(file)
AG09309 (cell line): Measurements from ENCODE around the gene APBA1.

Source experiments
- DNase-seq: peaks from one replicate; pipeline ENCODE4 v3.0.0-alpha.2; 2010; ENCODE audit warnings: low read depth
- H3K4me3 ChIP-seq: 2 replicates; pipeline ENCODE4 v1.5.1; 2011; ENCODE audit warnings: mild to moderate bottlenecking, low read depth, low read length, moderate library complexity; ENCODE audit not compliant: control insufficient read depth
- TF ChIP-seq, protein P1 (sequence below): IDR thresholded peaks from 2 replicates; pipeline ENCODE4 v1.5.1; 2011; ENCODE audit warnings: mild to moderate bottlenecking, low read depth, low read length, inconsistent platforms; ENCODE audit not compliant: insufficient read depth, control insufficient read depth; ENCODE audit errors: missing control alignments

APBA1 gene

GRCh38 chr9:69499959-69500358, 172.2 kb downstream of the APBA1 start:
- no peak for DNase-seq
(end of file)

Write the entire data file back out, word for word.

AG09309 (cell line): Measurements from ENCODE around the gene APBA1.

Source experiments
- DNase-seq: peaks from one replicate; pipeline ENCODE4 v3.0.0-alpha.2; 2010; ENCODE audit warnings: low read depth
- H3K4me3 ChIP-seq: 2 replicates; pipeline ENCODE4 v1.5.1; 2011; ENCODE audit warnings: mild to moderate bottlenecking, low read depth, low read length, moderate library complexity; ENCODE audit not compliant: control insufficient read depth
- TF ChIP-seq, protein P1 (sequence below): IDR thresholded peaks from 2 replicates; pipeline ENCODE4 v1.5.1; 2011; ENCODE audit warnings: mild to moderate bottlenecking, low read depth, low read length, inconsistent platforms; ENCODE audit not compliant: insufficient read depth, control insufficient read depth; ENCODE audit errors: missing control alignments

APBA1 gene

GRCh38 chr9:69499959-69500358, 172.2 kb downstream of the APBA1 start:
- no peak for DNase-seq